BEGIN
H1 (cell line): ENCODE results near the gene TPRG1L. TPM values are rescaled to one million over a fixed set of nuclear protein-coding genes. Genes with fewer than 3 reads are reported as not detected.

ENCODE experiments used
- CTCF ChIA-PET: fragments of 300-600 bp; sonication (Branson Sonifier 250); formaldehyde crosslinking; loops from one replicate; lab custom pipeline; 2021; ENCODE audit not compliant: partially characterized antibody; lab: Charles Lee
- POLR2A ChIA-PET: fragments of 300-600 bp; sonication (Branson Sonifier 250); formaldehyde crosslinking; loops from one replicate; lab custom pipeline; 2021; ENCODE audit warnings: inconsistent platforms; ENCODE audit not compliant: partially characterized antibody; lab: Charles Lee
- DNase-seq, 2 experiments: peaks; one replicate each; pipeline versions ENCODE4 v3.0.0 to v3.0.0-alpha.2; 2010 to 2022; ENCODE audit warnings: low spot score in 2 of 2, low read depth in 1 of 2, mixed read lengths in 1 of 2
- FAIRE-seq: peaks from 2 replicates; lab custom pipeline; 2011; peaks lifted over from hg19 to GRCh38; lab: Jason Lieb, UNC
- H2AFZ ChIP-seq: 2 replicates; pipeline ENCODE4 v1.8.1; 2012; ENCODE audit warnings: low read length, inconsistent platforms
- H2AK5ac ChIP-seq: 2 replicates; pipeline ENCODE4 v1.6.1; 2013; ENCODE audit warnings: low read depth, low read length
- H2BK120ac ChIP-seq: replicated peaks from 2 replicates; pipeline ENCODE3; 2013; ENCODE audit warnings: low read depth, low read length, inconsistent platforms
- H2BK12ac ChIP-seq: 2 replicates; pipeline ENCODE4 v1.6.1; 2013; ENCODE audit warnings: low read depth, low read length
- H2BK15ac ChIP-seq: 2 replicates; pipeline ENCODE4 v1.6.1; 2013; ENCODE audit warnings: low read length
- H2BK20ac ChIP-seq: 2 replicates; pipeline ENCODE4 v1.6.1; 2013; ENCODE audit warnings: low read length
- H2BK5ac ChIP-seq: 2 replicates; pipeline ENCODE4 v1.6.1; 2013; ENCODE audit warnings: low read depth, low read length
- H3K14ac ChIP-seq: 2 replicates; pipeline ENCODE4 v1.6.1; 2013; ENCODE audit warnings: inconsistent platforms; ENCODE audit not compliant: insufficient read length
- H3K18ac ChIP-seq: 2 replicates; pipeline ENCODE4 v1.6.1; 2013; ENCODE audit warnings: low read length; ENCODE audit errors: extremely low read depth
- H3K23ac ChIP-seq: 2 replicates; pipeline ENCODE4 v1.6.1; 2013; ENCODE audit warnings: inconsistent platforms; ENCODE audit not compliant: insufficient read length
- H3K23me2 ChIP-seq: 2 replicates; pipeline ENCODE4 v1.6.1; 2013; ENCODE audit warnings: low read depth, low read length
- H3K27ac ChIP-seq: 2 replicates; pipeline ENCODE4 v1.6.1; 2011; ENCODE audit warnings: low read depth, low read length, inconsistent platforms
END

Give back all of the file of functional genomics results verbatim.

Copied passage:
H1 (cell line): ENCODE results near the gene TPRG1L. TPM values are rescaled to one million over a fixed set of nuclear protein-coding genes. Genes with fewer than 3 reads are reported as not detected.

ENCODE experiments used
- CTCF ChIA-PET: fragments of 300-600 bp; sonication (Branson Sonifier 250); formaldehyde crosslinking; loops from one replicate; lab custom pipeline; 2021; ENCODE audit not compliant: partially characterized antibody; lab: Charles Lee
- POLR2A ChIA-PET: fragments of 300-600 bp; sonication (Branson Sonifier 250); formaldehyde crosslinking; loops from one replicate; lab custom pipeline; 2021; ENCODE audit warnings: inconsistent platforms; ENCODE audit not compliant: partially characterized antibody; lab: Charles Lee
- DNase-seq, 2 experiments: peaks; one replicate each; pipeline versions ENCODE4 v3.0.0 to v3.0.0-alpha.2; 2010 to 2022; ENCODE audit warnings: low spot score in 2 of 2, low read depth in 1 of 2, mixed read lengths in 1 of 2
- FAIRE-seq: peaks from 2 replicates; lab custom pipeline; 2011; peaks lifted over from hg19 to GRCh38; lab: Jason Lieb, UNC
- H2AFZ ChIP-seq: 2 replicates; pipeline ENCODE4 v1.8.1; 2012; ENCODE audit warnings: low read length, inconsistent platforms
- H2AK5ac ChIP-seq: 2 replicates; pipeline ENCODE4 v1.6.1; 2013; ENCODE audit warnings: low read depth, low read length
- H2BK120ac ChIP-seq: replicated peaks from 2 replicates; pipeline ENCODE3; 2013; ENCODE audit warnings: low read depth, low read length, inconsistent platforms
- H2BK12ac ChIP-seq: 2 replicates; pipeline ENCODE4 v1.6.1; 2013; ENCODE audit warnings: low read depth, low read length
- H2BK15ac ChIP-seq: 2 replicates; pipeline ENCODE4 v1.6.1; 2013; ENCODE audit warnings: low read length
- H2BK20ac ChIP-seq: 2 replicates; pipeline ENCODE4 v1.6.1; 2013; ENCODE audit warnings: low read length
- H2BK5ac ChIP-seq: 2 replicates; pipeline ENCODE4 v1.6.1; 2013; ENCODE audit warnings: low read depth, low read length
- H3K14ac ChIP-seq: 2 replicates; pipeline ENCODE4 v1.6.1; 2013; ENCODE audit warnings: inconsistent platforms; ENCODE audit not compliant: insufficient read length
- H3K18ac ChIP-seq: 2 replicates; pipeline ENCODE4 v1.6.1; 2013; ENCODE audit warnings: low read length; ENCODE audit errors: extremely low read depth
- H3K23ac ChIP-seq: 2 replicates; pipeline ENCODE4 v1.6.1; 2013; ENCODE audit warnings: inconsistent platforms; ENCODE audit not compliant: insufficient read length
- H3K23me2 ChIP-seq: 2 replicates; pipeline ENCODE4 v1.6.1; 2013; ENCODE audit warnings: low read depth, low read length
- H3K27ac ChIP-seq: 2 replicates; pipeline ENCODE4 v1.6.1; 2011; ENCODE audit warnings: low read depth, low read length, inconsistent platforms